Right. I’m skipping day one (Beliefs: Why Paganism?) and leaving it till the end. My answer to that question is complicated, and I think the rest of the topics will help answer it. So, first things first. Cosmology.
“It is in the story of your life that you will recognise yourself” – Brendan Myers
We all want to think of our lives as a coherent story. We re-write them again and again, re-shaping them in response to new experience, retcon-ing them around hindsight. We look for the missing puzzle pieces to fill in the gaps.
So we find Paganism, and suddenly we were always Pagan, and grew up in the woods and lived off the land. Even if, technically, we were staunch atheists who loved the city as much as we enjoyed our occasional visits to the countryside. That old woman next door who once showed us her herb garden becomes the witch who taught us ancient healing and magic. Our occasional flicking through books on Wicca is transformed into years of research into the Craft.
Or we find a band, or a type of music, that we love, and suddenly we always loved Garage/R&B/Manic Street Preachers – quickly acquiring their back-catalogue to fill in the missing pieces around that one song of theirs that we quite liked a few years ago, when it came on the radio.
Or we learn something about ourselves that we never knew – that we have a particular talent we never realised before, or we’re gay, or have a certain medical condition, or that the father we never knew was a spy with MI5 – and suddenly we always knew, on some level, and everything that happened was really all about that.
And sometimes these things are true, or partly true, and we’re recognising something within ourselves that we never had a name for before.
And sometimes there might be a thread of truth to it.
And sometimes it’s an entire fabrication – an excuse – a metaphor.
But it’s the missing puzzle piece. The one we’ve been seeking for a lifetime. So if we have to hack it to bits so that it fits the hole in our soul, that’s what we’re going to do.
The story of my life is important. When I tell it, I need to recognise myself in it. And it needs a beginning, a middle and a now. But I shouldn’t forget that I’m not looking for an end yet. There are more pieces of the puzzle our there that will better fit the gaps.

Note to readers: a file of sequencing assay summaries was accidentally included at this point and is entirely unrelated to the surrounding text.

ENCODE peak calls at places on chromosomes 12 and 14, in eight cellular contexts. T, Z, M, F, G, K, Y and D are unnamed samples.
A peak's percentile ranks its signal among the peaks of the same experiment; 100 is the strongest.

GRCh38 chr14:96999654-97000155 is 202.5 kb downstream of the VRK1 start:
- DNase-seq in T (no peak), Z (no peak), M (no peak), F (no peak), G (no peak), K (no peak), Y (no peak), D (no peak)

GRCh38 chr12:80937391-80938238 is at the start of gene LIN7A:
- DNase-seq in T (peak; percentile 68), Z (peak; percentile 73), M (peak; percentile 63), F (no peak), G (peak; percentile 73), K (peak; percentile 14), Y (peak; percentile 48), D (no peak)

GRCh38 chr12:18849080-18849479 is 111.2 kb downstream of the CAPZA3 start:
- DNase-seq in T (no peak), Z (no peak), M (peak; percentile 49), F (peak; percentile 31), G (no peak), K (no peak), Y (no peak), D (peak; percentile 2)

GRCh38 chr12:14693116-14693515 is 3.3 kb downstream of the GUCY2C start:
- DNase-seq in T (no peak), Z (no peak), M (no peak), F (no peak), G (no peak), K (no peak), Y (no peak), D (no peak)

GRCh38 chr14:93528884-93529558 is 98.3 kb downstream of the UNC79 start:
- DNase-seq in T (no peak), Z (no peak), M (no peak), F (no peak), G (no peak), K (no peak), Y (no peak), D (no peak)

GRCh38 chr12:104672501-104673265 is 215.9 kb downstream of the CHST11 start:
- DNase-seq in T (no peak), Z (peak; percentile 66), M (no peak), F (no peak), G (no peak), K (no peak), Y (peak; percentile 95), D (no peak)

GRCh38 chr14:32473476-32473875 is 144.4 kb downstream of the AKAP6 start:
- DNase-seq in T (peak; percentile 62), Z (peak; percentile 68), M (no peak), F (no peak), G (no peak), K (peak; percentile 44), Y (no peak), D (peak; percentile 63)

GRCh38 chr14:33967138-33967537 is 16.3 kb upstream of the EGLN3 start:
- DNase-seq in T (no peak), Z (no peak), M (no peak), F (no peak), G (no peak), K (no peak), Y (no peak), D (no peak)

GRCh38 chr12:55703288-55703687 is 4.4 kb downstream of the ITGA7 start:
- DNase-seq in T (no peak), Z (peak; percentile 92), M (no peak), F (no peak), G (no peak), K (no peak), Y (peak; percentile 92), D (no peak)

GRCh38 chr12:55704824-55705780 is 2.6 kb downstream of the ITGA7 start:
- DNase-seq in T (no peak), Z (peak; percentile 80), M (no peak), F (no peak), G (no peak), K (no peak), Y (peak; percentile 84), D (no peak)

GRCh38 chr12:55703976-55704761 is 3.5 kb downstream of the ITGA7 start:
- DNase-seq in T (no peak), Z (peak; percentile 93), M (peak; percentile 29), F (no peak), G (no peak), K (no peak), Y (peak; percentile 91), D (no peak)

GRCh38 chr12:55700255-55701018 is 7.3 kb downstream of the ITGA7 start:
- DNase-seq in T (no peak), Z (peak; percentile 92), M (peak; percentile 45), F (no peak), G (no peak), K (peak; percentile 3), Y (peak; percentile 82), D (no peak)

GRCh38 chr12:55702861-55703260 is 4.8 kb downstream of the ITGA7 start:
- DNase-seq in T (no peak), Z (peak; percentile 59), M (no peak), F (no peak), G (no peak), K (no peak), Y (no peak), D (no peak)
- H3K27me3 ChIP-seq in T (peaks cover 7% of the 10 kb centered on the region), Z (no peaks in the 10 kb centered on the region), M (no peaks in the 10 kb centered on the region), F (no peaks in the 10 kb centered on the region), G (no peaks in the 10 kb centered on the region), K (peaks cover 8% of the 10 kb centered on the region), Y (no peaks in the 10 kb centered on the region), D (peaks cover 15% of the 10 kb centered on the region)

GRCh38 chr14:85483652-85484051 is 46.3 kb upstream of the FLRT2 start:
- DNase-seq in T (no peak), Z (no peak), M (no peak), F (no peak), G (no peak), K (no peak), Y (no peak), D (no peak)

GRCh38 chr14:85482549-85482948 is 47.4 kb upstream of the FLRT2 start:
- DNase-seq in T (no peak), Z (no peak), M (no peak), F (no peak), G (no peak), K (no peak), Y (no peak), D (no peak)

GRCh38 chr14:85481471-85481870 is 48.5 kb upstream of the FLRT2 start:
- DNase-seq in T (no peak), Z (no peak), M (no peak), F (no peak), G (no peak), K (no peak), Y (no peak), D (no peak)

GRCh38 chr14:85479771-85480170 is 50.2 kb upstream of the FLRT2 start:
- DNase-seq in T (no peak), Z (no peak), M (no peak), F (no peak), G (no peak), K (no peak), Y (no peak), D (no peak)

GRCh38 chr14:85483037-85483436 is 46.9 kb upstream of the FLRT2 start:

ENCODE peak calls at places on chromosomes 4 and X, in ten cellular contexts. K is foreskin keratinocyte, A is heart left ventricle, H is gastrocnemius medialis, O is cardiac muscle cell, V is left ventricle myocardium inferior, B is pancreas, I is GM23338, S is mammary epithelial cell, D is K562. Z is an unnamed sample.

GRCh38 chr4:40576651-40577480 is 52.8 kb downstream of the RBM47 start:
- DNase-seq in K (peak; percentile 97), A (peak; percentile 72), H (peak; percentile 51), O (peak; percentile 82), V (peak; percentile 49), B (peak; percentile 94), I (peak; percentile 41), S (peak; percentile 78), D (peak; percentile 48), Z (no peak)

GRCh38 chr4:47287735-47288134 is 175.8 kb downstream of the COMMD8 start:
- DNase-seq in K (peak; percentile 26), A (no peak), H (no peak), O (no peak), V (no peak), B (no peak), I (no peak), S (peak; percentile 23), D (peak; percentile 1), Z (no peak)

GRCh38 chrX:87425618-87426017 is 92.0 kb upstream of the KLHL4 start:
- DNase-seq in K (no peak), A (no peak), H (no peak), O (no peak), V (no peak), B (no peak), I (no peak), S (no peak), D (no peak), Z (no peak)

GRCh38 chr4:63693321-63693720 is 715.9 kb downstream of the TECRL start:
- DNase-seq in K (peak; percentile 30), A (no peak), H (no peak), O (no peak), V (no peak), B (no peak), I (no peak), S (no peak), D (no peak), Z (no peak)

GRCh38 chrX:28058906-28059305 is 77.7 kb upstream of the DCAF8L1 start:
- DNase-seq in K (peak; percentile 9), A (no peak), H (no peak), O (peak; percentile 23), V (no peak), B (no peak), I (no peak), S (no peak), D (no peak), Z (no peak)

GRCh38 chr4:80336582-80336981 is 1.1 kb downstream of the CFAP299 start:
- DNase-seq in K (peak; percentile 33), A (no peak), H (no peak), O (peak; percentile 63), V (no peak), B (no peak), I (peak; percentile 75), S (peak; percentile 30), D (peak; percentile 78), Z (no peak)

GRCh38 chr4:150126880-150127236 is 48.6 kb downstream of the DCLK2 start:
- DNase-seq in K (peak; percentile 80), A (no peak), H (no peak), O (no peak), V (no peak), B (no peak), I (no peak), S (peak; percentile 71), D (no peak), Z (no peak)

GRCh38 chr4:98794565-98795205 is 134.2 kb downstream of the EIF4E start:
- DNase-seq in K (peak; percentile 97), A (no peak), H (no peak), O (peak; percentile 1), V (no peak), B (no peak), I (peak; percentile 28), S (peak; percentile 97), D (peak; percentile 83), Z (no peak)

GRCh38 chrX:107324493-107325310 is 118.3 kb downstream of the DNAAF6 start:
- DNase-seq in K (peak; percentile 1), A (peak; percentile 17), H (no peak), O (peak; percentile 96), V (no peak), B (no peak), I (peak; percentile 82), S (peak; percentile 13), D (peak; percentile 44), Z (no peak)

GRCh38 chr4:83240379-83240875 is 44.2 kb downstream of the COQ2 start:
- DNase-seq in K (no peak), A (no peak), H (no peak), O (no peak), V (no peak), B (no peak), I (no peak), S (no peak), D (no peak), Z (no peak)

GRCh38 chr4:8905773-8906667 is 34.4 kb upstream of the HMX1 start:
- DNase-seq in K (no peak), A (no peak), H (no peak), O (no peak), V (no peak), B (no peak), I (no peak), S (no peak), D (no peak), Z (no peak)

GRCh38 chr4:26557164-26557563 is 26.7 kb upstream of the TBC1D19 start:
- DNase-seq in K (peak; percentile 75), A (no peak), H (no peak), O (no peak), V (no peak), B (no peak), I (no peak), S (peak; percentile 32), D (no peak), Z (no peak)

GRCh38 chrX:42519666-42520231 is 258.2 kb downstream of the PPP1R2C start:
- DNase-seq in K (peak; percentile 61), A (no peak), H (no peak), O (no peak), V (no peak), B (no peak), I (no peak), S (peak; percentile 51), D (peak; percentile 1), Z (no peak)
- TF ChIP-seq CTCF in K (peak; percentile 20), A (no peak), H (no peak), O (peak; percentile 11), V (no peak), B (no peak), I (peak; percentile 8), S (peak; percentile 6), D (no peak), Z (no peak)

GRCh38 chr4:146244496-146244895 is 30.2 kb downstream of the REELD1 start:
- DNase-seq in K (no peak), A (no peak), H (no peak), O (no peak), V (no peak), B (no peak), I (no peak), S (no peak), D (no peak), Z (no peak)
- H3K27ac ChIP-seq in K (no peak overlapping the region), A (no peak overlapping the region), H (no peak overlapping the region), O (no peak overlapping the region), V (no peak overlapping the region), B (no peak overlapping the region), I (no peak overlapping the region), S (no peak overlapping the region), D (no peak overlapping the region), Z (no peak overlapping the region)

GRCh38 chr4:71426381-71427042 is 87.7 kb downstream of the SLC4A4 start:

So. I’ve been working through ADF’s ‘Wheel of the Year’ book, which takes you through the Dedicant Path a week at a time – but I’ve been quite scrappy about some weeks. I think I need to go back over the weeks I didn’t do in enough depth. And also start the five months of meditation in earnest – as near to daily meditation as I can get.
(So here I am, talking once again about a Christian thing that, for me, merges with Pagan things. I should really give up and call this ‘Leithin’s Interfaith Blog’.)
I adore icons. Especially Byzantine and Russian ones.
Icon simply means ‘image’, but the term is generally used to mean sacred imagery, particularly of Eastern churches, where icons are painted in Byzantine or Russian styles. Orthodox and Roman Catholic churches are full of icons. If you’ve only ever been in bare, late modern churches, in their dull community-centre-like buildings with no pictures or representations of the Divine, you’re missing out.
There’s so much to say about iconography that entire books have been written about it. Here’s just one thing: images of Mary and the child Christ, probably based on earlier images of Isis and Horus .
Protestant churches don’t like icons, or images of God in general. Their rejection of them is based on the second of the Ten Commandments: “You shall not make to you any graven image, or any likeness of any thing that is in heaven above, or that is in the earth beneath, or that is in the water under the earth.” In short: don’t make idols. There’s a long history of Protestant resistance to Catholic/Orthodox iconography that goes along with that. Anglo-Catholic churches (the ones I used to go to) have re-embraced iconography. And there’s always this tension there – this oft-repeated mantra of it’s not an idol, it’s an icon. But I looked at the statue of Mary in my church and didn’t see ‘something that points to Mary’. I saw Mary. To all intents and purposes, it was a beautiful, glorious idol to me.
And here’s a funny thing. In Christianity, I was a huge fan of icons, especially traditional ones, like those above. But when I started honouring my Gaelic gods, in a religion/spiritual path that’s all in favour of representing deities with idols or pictures, I suddenly didn’t want to. I was no longer forbidden from making a “graven image” of my gods – in fact, it was encouraged – but now, I couldn’t do it. I had pictures of the Morrigan and Arianrhod for a while, but they became… insufficient. It was like I was trying to capture a divine essence that cannot be caged in images.
I still have this picture on my wall above my deity altar:
It’s from the shrine of Sulis Minerva, in Bath, but it’s not the goddess – it’s probably either a representation of local land spirits, or worshippers. For me, it captures the essence of Sulis Minerva – not in an image of her, but in the faces of those who honoured her.